Parkinson's disease (PD) imposes a heavy burden on over 3% of US veterans in the VHA health care system. PD is responsible for major mobility disability as well as cognitive disabilit, resulting in worse quality of life than most other chronic diseases. Freezing of gait is a major reason for mobility disability and associated with cognitive disability, leading to falls and mortality in PD and many other degenerative neurological disorders in the elderly. Over 80% of patients with PD develop this intermittent failure to initiate or maintain walking. The results of this study will identify the best mobility and brain outcome measures for our long-term goal of a rehabilitation intervention study for FoG in Veterans with PD. Clarifying the relationships between gait deficits and frontal lobe deficits will lead to more effective rehabilitation interventions that can improve both mobility and cognitive function not only in Veterans with PD, but also in many elderly Veterans at high risk of falling due to neurological deficits that affect the frontal lobe of the brain.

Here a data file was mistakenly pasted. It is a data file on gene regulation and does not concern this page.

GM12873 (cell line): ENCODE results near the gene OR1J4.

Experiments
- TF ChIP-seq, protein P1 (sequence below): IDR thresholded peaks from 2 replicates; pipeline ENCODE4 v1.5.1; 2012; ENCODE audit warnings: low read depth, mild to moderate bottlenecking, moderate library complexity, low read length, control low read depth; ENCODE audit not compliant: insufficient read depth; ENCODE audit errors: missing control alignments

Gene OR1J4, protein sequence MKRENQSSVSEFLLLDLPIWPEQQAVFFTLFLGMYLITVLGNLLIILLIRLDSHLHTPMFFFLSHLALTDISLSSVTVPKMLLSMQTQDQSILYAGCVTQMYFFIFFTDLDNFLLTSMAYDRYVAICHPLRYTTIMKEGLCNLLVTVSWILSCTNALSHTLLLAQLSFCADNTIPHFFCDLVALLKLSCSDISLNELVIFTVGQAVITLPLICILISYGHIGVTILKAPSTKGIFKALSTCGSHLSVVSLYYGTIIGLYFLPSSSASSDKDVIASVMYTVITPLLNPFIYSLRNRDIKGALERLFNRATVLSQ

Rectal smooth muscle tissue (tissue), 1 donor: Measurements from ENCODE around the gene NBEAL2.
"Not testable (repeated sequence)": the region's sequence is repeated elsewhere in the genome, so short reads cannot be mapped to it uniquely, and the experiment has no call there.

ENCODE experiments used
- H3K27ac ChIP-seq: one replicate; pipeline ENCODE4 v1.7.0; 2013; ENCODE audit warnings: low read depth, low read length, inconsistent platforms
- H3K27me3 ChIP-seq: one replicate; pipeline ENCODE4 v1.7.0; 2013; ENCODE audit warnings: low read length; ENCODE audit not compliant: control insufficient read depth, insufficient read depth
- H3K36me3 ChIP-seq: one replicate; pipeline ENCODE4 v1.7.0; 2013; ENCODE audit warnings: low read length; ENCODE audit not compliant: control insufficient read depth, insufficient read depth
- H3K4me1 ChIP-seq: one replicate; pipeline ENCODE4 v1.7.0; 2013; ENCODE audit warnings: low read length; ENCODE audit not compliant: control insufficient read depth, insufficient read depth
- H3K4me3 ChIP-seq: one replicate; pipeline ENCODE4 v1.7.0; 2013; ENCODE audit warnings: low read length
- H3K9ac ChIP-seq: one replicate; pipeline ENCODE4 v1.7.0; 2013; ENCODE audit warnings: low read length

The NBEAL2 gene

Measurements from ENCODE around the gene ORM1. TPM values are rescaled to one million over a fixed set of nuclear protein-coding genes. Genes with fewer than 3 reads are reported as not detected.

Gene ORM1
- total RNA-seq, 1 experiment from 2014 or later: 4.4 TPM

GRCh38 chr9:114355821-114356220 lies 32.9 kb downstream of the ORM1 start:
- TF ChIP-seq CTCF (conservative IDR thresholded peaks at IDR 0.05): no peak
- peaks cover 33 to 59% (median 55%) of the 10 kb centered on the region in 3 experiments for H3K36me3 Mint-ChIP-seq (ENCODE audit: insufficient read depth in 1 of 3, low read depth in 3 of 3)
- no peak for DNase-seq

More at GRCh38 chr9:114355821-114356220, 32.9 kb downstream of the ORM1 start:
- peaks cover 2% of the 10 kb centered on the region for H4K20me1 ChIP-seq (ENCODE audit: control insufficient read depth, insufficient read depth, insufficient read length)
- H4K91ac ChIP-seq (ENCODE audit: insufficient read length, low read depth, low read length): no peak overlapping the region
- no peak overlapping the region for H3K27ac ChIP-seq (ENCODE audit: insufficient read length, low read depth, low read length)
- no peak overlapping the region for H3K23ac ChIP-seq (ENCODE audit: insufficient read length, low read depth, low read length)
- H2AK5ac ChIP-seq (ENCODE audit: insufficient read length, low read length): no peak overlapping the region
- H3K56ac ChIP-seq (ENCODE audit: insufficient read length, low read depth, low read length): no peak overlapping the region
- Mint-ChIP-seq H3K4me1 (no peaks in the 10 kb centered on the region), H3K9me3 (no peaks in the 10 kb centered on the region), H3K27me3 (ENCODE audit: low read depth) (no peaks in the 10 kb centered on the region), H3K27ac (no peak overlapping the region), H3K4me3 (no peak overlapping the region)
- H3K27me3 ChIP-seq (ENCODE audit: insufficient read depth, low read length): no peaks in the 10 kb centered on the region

Agency
National Institute of Health (NIH)
Institute
Veterans Affairs (VA)
Type
Non-HHS Research Projects (I01)
Project #
5I01RX001075-04
Application #
9210554
Study Section
Blank (RRD6)
Project Start
2014-01-01
Project End
2017-12-31
Budget Start
2017-01-01
Budget End
2017-12-31
Support Year
4
Fiscal Year
2017
Total Cost
Indirect Cost
Name
Portland VA Medical Center
Department
Type
DUNS #
089461255
City
Portland
State
OR
Country
United States
Zip Code
97239
Bonora, Gianluca; Mancini, Martina; Carpinella, Ilaria et al. (2017) Investigation of Anticipatory Postural Adjustments during One-Leg Stance Using Inertial Sensors: Evidence from Subjects with Parkinsonism. Front Neurol 8:361
de Souza Fortaleza, Ana Claudia; Mancini, Martina; Carlson-Kuhta, Patty et al. (2017) Dual task interference on postural sway, postural transitions and gait in people with Parkinson's disease and freezing of gait. Gait Posture 56:76-81
Schlenstedt, Christian; Mancini, Martina; Horak, Fay et al. (2017) Anticipatory Postural Adjustment During Self-Initiated, Cued, and Compensatory Stepping in Healthy Older Adults and Patients With Parkinson Disease. Arch Phys Med Rehabil 98:1316-1324.e1
Mancini, Martina; Smulders, Katrijn; Cohen, Rajal G et al. (2017) The clinical significance of freezing while turning in Parkinson's disease. Neuroscience 343:222-228